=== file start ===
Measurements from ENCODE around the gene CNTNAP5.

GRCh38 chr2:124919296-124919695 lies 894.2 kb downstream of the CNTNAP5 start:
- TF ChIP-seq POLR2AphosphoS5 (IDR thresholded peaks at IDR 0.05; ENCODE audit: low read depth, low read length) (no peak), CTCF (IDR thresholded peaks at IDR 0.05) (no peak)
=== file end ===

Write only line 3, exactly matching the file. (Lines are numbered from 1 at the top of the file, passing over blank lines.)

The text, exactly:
- TF ChIP-seq POLR2AphosphoS5 (IDR thresholded peaks at IDR 0.05; ENCODE audit: low read depth, low read length) (no peak), CTCF (IDR thresholded peaks at IDR 0.05) (no peak)